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It's a classic attacker move: Use security protections against those who deploy them. But organizations can still defuse and prevent these encrypted attacks.

Deepen Desai

February 16, 2023

5 Min Read
Source: your123 via Adobe Stock Photo

Once upon a time, encrypted traffic was considered the safe, secure option for browsing and doing business online. However, going back to December 2013, the Google Transparency Report shows just 48% of Web traffic was encrypted. Flash forward to today, and the volume of encrypted Web traffic is up to 95%. However, the threat landscape has changed a lot since 2013, and now we find the majority of cyberthreats lurking within encrypted channels.

Hidden in your encrypted Internet traffic layers are malware payloads, phishing scams, sensitive data leaks, and more. To understand this better, the State of Encrypted Attacks 2022 Report analyzed 24 billion threats from October 2021 to September 2022 to reveal details on threats embedded in HTTPS traffic, including SSL and TLS. The report shows a consistent upward trend of attacks using encrypted channels — from 57% in 2020 to 80% in 2021 — ultimately finding that more than 85% of attacks were encrypted in 2022. There were other major findings as well.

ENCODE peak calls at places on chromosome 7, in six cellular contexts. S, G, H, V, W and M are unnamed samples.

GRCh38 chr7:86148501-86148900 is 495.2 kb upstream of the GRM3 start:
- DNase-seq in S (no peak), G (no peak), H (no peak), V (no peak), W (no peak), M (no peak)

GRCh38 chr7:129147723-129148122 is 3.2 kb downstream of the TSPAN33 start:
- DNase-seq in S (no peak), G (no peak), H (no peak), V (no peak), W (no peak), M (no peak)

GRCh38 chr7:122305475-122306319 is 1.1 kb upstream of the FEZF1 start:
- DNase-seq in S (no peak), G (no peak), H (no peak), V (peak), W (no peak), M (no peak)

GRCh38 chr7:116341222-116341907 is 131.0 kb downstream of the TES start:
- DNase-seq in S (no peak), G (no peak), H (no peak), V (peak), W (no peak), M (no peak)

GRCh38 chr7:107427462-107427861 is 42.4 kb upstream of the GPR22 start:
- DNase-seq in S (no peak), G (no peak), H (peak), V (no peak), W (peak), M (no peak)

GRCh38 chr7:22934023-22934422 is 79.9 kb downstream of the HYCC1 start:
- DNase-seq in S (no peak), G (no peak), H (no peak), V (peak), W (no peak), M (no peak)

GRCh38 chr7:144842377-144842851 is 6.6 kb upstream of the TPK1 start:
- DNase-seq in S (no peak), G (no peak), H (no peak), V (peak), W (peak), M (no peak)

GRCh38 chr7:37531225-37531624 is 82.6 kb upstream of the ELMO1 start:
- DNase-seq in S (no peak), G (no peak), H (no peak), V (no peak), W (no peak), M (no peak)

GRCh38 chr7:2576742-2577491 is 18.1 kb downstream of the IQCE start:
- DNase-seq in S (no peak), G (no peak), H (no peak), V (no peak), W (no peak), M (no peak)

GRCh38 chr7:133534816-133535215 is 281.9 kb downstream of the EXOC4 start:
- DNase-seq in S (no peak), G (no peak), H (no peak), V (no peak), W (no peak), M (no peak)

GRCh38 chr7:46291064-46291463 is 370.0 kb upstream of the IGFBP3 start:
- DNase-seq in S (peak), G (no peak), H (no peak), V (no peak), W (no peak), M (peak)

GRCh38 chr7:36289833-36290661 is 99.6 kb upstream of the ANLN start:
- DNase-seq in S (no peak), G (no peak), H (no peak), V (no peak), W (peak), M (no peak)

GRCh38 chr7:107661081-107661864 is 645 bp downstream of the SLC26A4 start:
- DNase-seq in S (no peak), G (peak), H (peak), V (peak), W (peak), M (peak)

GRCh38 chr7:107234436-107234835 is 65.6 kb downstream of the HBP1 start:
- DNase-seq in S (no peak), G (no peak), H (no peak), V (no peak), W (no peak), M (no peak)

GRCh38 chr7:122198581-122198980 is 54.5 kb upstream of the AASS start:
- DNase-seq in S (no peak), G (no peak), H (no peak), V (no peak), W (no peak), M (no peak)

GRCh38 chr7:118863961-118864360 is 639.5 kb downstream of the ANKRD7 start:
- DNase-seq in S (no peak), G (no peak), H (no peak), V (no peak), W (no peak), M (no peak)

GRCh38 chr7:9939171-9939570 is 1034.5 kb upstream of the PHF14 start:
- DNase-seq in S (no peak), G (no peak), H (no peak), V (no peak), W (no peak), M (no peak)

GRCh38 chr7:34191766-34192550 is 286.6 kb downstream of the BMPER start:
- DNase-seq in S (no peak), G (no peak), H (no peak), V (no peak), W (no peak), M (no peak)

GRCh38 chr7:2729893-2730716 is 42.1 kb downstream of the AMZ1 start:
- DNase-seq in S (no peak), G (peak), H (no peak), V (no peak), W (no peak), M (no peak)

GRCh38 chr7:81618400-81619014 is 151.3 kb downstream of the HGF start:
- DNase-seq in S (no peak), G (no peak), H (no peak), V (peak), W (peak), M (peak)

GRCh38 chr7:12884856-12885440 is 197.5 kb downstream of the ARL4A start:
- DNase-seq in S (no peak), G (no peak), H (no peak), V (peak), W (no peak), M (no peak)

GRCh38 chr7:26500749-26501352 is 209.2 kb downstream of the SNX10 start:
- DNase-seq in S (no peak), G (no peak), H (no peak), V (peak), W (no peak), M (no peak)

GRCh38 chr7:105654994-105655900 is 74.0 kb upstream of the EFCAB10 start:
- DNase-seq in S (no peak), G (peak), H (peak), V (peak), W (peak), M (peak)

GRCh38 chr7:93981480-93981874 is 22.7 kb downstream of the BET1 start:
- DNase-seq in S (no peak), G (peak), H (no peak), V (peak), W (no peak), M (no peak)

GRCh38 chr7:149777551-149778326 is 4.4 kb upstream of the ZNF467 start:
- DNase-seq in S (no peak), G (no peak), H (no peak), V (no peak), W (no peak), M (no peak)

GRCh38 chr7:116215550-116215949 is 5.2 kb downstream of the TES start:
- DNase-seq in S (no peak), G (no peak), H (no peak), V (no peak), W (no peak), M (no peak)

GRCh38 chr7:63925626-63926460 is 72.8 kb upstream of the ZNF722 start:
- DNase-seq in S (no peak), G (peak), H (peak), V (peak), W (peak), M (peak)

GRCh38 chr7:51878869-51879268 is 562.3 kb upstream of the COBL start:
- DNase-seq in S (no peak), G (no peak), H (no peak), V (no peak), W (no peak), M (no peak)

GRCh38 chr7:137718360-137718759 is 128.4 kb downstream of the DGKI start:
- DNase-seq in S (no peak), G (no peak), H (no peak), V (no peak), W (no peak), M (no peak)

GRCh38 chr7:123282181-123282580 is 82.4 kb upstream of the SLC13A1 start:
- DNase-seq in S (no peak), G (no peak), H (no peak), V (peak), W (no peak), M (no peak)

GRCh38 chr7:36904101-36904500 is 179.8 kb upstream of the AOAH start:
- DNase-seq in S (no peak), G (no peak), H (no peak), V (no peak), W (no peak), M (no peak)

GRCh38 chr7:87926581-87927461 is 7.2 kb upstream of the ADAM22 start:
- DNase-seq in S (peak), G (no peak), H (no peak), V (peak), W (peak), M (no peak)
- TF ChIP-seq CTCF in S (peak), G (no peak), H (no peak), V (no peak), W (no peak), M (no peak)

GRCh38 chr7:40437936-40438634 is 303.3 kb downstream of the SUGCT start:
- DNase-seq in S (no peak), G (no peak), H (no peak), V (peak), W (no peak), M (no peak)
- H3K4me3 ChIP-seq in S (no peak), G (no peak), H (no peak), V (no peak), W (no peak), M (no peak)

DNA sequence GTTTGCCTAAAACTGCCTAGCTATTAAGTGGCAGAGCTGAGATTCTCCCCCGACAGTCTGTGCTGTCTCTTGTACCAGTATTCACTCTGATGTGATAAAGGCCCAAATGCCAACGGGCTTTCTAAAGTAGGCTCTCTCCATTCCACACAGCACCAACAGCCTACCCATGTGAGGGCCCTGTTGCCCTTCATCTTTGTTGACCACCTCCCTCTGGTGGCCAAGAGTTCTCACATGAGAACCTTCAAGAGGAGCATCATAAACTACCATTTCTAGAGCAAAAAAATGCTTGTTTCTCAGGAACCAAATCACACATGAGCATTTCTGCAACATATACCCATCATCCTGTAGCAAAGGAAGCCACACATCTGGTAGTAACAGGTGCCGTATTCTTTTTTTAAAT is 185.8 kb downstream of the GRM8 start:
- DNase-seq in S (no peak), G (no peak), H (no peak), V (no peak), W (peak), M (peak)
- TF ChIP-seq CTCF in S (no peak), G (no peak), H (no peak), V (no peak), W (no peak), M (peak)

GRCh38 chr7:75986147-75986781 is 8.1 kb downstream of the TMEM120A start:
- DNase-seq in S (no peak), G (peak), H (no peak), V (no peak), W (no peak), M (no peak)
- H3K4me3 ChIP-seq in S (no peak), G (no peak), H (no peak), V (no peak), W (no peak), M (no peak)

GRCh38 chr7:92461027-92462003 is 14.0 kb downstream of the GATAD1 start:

Most Encrypted Threats Involve Malware

While cybercriminals hide a variety of attack tactics in encrypted traffic, malware remains the most prevalent. Malicious scripts and payloads used throughout the attack sequence make up nearly 90% of the encrypted attack tactics blocked in 2022.

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Malware continues to pose the greatest threat to individuals and businesses across nine key industries, with manufacturing, education, and healthcare the most common targets. This category includes ransomware, which remains a top concern for CISOs, as ransomware attacks have increased by 80% year over year.

The most prevalent malware families the ThreatLabz team observed abusing encrypted channels include ChromeLoader, Gamaredon, AdLoad, SolarMarker, and Manuscrypt.

US, India Are Top Targets for Encrypted Attacks